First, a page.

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As much as police would like to fight it, there is no longer any way to contain people recording them in public. Smartphones are everywhere. It may be possible to talk one person out of doing it, but if a crowd forms, there's no way to stop it.
But the law still has not caught up in many places. So while most state laws don't explicitly say whether it's legal to videotape police, courts around the country have agreed that it's legal under the First Amendment — even during protests or during traffic stops.
Like most legal rules of thumb, however, there are some limits to when you may videotape police.
Public Space: In general, you are allowed to record on-duty police in public when you're legally authorized to be there, the police activity is in plain view, and you're openly (not secretly) recording them.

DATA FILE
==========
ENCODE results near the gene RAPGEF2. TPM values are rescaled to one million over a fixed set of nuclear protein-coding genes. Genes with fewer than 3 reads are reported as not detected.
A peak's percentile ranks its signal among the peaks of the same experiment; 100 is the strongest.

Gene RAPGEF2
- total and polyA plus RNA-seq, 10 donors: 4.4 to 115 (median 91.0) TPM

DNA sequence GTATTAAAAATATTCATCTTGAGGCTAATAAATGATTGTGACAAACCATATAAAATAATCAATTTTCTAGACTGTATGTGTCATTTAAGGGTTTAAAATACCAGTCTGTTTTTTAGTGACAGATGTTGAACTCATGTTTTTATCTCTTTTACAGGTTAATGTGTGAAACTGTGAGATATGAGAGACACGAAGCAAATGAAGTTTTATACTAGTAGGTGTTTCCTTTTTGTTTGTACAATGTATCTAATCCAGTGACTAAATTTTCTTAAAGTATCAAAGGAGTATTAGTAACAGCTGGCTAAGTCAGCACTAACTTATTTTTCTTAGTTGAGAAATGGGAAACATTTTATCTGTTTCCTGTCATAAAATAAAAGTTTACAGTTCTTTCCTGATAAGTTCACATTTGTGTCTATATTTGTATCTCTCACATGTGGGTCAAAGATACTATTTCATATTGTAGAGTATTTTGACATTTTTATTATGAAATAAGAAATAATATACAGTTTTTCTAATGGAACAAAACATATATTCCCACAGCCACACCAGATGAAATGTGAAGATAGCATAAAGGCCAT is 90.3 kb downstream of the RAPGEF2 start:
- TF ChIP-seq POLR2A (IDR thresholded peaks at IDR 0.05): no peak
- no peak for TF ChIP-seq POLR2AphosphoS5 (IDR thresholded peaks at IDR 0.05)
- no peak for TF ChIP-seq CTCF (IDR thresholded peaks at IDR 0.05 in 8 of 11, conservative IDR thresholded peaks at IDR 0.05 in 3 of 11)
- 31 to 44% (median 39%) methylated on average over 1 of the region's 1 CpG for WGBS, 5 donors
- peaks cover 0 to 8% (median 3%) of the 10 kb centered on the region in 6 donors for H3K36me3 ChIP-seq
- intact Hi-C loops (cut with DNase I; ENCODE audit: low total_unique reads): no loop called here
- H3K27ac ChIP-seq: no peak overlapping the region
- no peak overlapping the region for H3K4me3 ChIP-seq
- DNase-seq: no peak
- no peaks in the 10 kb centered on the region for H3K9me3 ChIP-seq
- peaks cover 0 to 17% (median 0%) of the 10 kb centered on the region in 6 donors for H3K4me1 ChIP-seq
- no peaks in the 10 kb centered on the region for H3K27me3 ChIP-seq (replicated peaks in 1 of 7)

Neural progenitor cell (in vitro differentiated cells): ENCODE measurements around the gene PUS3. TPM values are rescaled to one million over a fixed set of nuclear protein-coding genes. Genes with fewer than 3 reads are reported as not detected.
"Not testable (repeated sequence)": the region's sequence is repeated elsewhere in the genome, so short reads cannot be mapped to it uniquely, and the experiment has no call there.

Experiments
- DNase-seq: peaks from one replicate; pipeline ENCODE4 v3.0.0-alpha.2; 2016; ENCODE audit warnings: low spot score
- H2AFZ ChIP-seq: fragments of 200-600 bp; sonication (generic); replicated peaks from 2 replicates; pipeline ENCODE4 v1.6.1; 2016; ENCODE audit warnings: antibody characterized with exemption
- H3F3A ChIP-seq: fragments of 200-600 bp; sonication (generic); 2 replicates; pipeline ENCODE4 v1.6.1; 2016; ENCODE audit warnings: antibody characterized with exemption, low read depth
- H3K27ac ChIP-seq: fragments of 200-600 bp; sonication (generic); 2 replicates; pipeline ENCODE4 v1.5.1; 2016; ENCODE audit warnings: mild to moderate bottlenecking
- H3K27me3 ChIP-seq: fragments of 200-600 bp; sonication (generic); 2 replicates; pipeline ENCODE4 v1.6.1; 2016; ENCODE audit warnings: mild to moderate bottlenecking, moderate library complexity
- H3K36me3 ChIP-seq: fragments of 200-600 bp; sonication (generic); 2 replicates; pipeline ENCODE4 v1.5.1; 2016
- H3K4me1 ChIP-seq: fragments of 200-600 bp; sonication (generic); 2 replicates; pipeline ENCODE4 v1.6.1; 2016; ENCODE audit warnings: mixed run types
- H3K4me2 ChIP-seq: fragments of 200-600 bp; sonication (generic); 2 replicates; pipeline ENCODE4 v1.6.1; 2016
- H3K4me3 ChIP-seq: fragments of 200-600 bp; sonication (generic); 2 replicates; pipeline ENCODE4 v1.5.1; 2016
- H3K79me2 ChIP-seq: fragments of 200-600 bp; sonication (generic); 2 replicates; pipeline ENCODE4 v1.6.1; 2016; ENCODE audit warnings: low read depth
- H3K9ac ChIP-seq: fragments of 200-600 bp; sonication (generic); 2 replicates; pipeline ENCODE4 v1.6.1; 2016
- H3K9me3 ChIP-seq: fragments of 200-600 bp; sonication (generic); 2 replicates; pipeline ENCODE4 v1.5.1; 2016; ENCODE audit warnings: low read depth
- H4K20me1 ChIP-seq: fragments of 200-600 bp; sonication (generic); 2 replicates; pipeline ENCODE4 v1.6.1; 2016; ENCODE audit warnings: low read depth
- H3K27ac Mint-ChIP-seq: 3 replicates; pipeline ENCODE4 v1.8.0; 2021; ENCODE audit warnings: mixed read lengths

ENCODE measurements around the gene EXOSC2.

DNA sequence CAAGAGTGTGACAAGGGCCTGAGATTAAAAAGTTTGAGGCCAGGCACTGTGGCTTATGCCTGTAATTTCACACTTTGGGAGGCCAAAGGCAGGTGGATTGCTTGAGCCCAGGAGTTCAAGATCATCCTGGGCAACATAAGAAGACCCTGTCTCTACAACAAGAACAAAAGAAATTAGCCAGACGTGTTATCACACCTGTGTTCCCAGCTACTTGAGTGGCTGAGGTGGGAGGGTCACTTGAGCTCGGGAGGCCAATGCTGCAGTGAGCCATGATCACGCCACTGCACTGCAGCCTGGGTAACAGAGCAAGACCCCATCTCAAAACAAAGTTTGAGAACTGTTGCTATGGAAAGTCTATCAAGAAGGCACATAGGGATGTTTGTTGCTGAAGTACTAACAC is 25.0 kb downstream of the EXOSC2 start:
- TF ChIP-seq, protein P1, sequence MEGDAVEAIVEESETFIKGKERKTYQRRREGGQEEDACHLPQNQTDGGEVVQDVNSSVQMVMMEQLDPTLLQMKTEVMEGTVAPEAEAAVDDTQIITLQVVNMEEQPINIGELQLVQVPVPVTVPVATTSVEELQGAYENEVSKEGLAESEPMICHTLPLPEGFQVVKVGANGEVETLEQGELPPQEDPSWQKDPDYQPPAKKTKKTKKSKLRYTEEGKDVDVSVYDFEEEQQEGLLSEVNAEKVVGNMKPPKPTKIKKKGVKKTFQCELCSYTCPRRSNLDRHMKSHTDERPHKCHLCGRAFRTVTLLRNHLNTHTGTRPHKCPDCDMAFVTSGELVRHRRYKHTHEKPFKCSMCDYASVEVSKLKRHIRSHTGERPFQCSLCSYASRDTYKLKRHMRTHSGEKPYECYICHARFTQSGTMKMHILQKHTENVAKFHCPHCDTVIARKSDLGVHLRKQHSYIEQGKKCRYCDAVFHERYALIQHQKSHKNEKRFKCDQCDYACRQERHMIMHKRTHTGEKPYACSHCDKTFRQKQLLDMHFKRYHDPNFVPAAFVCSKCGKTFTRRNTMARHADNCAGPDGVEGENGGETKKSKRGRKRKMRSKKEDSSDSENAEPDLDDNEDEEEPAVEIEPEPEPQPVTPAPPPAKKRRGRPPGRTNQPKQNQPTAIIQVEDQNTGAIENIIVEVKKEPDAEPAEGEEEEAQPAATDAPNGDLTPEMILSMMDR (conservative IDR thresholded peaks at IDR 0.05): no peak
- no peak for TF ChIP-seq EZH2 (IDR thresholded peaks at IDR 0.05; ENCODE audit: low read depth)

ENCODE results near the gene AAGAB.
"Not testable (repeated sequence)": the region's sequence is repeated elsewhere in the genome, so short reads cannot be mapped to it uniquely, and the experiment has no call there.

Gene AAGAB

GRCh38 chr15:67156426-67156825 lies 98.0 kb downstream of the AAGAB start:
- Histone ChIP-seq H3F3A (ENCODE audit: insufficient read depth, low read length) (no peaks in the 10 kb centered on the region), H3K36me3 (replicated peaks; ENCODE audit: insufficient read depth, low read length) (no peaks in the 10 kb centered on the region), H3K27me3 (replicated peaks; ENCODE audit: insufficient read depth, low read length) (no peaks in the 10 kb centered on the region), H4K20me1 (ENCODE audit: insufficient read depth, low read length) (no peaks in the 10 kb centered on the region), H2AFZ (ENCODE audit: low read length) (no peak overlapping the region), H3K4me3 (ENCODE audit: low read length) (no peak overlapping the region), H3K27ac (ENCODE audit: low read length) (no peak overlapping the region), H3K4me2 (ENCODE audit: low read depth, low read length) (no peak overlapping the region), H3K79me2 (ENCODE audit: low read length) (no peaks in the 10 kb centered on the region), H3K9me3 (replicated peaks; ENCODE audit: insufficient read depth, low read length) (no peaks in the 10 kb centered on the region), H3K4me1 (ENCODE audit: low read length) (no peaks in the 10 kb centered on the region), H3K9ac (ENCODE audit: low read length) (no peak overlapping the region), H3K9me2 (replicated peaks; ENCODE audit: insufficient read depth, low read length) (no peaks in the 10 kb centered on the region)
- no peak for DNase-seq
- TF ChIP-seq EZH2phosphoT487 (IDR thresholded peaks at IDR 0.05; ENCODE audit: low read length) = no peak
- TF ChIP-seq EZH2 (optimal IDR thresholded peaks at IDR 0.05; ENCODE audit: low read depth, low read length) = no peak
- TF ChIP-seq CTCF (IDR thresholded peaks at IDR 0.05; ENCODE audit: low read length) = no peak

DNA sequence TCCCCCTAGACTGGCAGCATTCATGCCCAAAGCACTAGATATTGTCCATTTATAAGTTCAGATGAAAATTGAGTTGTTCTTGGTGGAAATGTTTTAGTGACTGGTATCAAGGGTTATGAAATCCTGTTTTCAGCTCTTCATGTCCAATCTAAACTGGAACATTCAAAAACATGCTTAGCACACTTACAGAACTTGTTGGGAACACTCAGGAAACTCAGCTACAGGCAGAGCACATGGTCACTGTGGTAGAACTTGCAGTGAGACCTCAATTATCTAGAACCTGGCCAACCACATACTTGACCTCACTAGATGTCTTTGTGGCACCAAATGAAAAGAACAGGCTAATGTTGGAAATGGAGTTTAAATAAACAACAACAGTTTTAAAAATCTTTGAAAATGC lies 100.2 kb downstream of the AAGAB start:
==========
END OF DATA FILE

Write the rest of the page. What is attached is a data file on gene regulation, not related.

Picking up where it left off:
But even in public spaces, police officers may legally order you to cease activities that are truly interfering with legitimate law enforcement operations, which may include your recording them. However, such operations are subject to public scrutiny, including by citizens videotaping them, according to the ACLU.
Private Space: Your right to videotape police is much more limited on private property because you are subject to the whims of the private property owner's rules. If the owner does not want you to record the police, he or she can order you off the property and even have you arrested for trespassing if you don't comply.
When videotaping police, take the following steps to ensure you're in the clear legally:
If a police officer orders you to stop filming - either out of ignorance or to intimidate you - and you don't, you should prepare to be arrested. Stay calm, and remember your rights.
When it comes to your actual footage, police generally cannot confiscate or demand to view your video without a warrant. In addition, officers cannot delete your video under any circumstances.
For example, police do not have the authority to search your cellphone or order you to unlock it for them without a warrant. The U.S. Supreme Court has said that is akin to giving up your Fifth Amendment right against self-incrimination.